Jess Harris is Research Fellow at the Social Care Workforce Research Unit, King’s College London. She led the Cameos of Care Homes project. (616 words)
Six ‘Vanguard’ areas across England have been developing approaches to enable care homes to better support the increasingly complex health needs of their residents. These six, focusing on ‘Enhanced Health in Care Homes’, were among 50 Vanguard pilot areas (2015 to 2018) tasked with developing models of care that can be sustained and replicated across England, helping the health and social care system tackle financial pressures and rising demands.
A recent National Audit Office (NAO) report has examined the Vanguards’ impact so far, in terms of value for money, and concluded: ‘there are early signs of a positive impact on emergency admissions’. However, at this early stage it cautions that ‘the longterm impact and sustainability of Vanguards is still not proven’. (page 47)
Staff members taking part in ‘Cameos of Care Homes’
John Woolham is Senior Research Fellow at the Social Care Workforce Research Unit, King’s College London. (455 words)
On Friday 14 September I met with a small international delegation of Occupational Therapists who work in two hospitals in Hong Kong: Pamela Youde Nethersole Eastern Hospital, an Acute District General Hospital, and Kowloon Hospital, a slightly smaller institution which offers general care to people who have chronic health conditions. They were accompanied by Denise Forte, who works as a senior lecturer in gerontology at Kingston University and who had organised the itinerary of the group. I had been invited to talk to them about two topics about which they were keen to know more: personalisation for older people in England, and the role of social workers and social services in supporting older people. Though the group was small, which enabled the seminar to be very informal, I did prepare some slides which I used where necessary.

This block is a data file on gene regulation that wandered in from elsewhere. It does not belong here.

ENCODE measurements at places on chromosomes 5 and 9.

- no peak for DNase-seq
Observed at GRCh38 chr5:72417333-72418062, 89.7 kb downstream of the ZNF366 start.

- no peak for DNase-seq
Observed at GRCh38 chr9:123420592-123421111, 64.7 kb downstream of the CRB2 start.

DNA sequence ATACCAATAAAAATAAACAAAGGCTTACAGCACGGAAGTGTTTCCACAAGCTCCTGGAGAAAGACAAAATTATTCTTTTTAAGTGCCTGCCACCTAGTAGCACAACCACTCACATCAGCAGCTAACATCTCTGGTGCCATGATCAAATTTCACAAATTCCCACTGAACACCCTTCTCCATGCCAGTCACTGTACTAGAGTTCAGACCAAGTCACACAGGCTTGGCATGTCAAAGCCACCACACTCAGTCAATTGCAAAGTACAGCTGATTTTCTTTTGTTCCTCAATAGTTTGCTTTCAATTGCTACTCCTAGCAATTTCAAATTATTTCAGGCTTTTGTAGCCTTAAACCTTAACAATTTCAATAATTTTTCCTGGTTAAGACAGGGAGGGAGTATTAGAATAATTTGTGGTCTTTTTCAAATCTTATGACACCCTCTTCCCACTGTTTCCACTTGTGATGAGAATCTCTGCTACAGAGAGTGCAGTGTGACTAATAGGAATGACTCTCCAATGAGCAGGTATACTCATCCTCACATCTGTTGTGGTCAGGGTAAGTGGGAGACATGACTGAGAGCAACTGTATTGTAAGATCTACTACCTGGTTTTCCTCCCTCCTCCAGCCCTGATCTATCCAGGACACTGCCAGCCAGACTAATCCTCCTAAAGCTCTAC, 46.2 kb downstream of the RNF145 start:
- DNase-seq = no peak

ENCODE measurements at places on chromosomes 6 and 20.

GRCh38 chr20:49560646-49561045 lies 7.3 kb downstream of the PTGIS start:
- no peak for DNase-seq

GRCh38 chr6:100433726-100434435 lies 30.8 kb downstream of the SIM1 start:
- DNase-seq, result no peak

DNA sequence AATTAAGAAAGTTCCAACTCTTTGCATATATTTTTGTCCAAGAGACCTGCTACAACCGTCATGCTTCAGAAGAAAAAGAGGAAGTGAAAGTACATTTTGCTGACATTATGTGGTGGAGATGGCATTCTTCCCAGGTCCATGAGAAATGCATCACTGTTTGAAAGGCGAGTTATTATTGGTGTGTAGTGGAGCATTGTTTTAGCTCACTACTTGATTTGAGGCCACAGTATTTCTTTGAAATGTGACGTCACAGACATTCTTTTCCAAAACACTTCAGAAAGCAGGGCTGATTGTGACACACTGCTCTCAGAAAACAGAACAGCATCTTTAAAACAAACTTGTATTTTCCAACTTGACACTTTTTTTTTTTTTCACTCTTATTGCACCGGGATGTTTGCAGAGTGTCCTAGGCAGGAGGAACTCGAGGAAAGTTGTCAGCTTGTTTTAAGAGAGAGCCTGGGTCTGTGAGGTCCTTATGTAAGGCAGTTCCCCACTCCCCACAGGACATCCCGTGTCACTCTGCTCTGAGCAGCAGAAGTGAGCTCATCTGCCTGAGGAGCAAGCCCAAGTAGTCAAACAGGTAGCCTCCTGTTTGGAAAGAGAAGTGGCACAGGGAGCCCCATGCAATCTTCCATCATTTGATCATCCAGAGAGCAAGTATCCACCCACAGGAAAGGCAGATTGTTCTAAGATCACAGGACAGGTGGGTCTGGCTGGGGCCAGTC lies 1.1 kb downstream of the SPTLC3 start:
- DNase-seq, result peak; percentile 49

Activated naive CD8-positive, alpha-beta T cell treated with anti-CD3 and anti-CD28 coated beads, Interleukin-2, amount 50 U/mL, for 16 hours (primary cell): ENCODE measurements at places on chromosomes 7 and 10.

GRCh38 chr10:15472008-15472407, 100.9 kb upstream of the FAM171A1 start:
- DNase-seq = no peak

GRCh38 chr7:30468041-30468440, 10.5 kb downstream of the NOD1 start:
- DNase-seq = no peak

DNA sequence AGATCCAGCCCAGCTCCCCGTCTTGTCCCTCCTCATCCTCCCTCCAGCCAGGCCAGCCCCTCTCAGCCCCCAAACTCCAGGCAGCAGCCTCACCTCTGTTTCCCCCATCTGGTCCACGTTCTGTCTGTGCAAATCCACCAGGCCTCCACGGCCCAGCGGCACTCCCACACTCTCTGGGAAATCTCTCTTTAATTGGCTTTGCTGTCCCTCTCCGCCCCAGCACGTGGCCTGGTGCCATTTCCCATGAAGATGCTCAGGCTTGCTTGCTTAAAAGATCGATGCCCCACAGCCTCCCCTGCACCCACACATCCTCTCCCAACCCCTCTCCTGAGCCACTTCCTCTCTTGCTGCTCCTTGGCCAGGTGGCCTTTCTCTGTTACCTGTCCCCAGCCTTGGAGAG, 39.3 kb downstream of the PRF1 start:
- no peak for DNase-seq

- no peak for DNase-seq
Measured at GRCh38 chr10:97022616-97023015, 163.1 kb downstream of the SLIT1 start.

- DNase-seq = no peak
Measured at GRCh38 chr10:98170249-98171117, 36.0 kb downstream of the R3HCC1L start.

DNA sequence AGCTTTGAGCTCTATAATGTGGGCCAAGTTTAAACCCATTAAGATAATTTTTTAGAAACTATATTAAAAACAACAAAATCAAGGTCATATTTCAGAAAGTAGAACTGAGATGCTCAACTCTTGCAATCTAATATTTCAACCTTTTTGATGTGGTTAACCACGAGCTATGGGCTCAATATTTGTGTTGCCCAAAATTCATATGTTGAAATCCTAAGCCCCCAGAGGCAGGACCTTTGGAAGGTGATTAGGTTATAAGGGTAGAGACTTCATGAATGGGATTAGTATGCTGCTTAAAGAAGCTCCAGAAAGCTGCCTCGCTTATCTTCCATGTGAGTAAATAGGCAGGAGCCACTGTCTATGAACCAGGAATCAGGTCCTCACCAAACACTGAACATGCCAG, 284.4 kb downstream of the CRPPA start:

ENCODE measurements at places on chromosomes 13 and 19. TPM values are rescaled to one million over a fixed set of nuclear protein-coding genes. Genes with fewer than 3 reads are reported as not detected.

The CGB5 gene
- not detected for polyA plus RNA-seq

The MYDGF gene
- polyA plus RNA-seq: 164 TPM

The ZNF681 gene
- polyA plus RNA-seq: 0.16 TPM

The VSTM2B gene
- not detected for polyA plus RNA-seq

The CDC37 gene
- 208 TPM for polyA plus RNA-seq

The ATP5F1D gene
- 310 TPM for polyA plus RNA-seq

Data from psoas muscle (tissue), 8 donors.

Charlotte Bice (17 years) and Jessica Bice (16 years), with their grandmother, Joan Rapaport, PhD took part in an intergenerational workshop at Portcullis House, 24 August 2018. The afternoon involved discussing different approaches that the young and older generation may adopt to achieve a successful outcome in resolving community challenges. The event was presented by The Way Ahead Engagement Project in association with the City of London, City Bridge Trust and Age UK London. (400 words)
Reflections on the day
‘This has been an enjoyable event’. ‘Great day’. ‘Ninety-nine per cent of the population should have this’.